Opportunities for Choosing Simplicity

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Wherever you go
We are often conflicted about whether to multitask or single-task — arguments have been made on behalf of each.

In the life-changing Wherever You Go, There You Are, Jon Kabat-Zinn has an example of “the impulse [that] frequently arises [in us] to squeeze another this or another that into this moment.” He says:

We are often conflicted about whether to multitask or single-task — arguments have been made on behalf of each. Our biggest enemy either way is our automatic reaction, one that writes over our deeper sense of being in the here and now.

In the life-changing Wherever You Go, There You Are, Jon Kabat-Zinn has an example of “the impulse [that] frequently arises [in us] to squeeze another this or another that into this moment.” He says:

I’ve learned to identify this impulse and mistrust it. I work hard at saying no to it. It would have me eat breakfast with my eyes riveted to the cereal box, reading for the hundredth time the dietary contents of the contents, or the amazing free offer from the company. This impulse doesn’t care what it feeds on, as long as it’s feeding. The newspaper is an even better draw, or the L.L. Bean catalogue, or whatever else is around.

It scavenges to fill time, conspires with my mind to keep me unconscious, lulled in a fog of numbness to a certain extent, just enough to fill or overfill my belly while I actually miss breakfast. It has be unavailable to others at those times, missing the play of light on the table, the smells in the room, the energies of the moment, including arguments and disputes, as we come together before going our separate ways for the day.

This happens more frequently than we’d like to admit in meetings — for example an executive catching up on email while a colleague is presenting a new program to a client for discussion. It’s a behavior that leads to partial dis-attention, where the party grabs onto fragments of conversation thus missing participating in the creation of it.

“I like to practice voluntary simplicity to counter such impulses,” says Kabat-Zinn:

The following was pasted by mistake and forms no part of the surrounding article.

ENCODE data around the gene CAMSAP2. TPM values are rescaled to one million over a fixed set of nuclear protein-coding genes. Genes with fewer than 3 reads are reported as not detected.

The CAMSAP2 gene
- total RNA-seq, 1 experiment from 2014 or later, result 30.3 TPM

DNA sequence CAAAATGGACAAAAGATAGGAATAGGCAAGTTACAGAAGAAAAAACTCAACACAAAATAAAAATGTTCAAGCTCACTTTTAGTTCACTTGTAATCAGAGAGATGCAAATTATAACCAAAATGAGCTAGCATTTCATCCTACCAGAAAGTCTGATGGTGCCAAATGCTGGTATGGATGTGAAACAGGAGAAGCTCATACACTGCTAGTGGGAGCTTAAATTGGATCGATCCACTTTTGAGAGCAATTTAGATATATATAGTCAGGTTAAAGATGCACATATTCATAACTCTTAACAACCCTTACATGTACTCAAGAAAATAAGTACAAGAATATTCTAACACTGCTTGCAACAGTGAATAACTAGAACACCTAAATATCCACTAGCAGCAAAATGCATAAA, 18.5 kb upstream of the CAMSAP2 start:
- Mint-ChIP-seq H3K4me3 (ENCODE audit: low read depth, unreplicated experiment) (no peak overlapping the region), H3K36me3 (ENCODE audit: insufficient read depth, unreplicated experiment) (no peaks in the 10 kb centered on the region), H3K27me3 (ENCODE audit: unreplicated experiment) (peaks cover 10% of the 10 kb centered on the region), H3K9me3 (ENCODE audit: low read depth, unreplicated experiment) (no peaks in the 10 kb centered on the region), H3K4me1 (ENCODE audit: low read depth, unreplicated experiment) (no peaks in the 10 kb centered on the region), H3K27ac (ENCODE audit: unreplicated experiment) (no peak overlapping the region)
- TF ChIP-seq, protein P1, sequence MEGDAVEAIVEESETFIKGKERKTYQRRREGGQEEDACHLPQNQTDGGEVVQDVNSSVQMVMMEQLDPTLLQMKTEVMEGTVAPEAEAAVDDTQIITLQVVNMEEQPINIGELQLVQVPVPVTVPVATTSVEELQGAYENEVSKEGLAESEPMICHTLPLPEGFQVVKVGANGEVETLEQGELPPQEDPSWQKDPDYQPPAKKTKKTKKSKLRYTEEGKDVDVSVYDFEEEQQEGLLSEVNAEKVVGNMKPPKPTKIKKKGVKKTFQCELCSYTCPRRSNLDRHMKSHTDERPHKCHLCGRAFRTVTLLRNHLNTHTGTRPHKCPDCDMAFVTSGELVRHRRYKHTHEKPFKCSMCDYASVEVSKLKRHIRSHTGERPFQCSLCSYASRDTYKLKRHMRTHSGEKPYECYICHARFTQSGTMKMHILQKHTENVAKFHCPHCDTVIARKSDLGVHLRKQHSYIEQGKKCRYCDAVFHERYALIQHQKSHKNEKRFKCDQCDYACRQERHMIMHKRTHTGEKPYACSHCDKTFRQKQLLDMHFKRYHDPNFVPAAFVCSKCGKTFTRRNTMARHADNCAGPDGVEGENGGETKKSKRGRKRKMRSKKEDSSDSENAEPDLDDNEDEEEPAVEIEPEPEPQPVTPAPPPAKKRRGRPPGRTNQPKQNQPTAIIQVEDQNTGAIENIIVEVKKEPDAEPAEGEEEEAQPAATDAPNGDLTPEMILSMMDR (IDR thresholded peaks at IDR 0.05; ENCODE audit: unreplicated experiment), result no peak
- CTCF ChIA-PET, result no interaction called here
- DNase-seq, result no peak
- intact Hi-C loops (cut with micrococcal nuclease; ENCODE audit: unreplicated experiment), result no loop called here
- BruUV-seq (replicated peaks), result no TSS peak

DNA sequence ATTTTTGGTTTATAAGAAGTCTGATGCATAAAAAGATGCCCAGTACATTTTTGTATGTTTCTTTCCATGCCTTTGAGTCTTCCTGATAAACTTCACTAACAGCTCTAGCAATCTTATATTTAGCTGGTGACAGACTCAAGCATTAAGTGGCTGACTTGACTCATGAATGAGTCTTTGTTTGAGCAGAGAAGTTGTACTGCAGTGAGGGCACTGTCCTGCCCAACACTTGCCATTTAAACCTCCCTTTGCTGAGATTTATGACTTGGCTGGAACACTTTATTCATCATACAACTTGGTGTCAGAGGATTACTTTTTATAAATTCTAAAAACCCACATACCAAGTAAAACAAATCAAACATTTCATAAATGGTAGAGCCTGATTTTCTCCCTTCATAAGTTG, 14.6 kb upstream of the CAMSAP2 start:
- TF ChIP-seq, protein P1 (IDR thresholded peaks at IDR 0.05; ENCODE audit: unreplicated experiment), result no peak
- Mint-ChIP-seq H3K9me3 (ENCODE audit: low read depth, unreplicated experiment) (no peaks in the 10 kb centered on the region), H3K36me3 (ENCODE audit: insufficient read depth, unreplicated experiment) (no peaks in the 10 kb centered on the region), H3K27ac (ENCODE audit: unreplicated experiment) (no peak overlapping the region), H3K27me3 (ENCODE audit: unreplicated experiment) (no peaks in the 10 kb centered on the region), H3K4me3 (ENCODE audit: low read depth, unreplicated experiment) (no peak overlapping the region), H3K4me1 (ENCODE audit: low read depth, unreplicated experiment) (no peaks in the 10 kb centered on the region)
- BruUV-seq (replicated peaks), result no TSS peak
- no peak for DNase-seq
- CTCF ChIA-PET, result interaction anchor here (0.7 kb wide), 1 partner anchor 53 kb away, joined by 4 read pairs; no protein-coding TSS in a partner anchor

and make sure nourishment comes at a deep level. It involves intentionally doing only one things at a time and making sure I am here for it.

[…]

Voluntary simplicity means going fewer laces in one day rather than more, seeing less so I can see more, doing less so I can do more, acquiring less so I can have more.

Shifting from a reactive to a proactive or responsive mode is a big challenge for businesses today. How do we manage at a broader level? Helps bridge the gap between the kind of response we are expecting and that we go instead.

Rather than trying to over haul how we operate, we can start by choosing simplicity in small ways like slowing everything down, or choosing to do nothing for an evening. It’s something we need to practice, says Kabat-Zinn:

I practice saying no to keep my life simple, and I find that I never do it enough. It’s an arduous discipline all its own, and worth the effort. Yet it is also tricky. There are needs and opportunities to which one must respond. 

A commitment to simplicity in the midst of the world is a delicate balancing act. It is always in need to retuning, further inquiry, attention. But I find the notion of voluntary simplicity keeps me mindful of what is important, of an ecology of mind and body and world in which everything is interconnected and every choice has far-reaching consequences.

You don’t get to control it all. But choosing simplicity whenever possible adds to life and element of deepest freedom which so easily eludes us, and many opportunities to discover that less may actually be more.

 

 

[sunrise Cervia, Italy]


Conversation Agent – Valeria Maltoni

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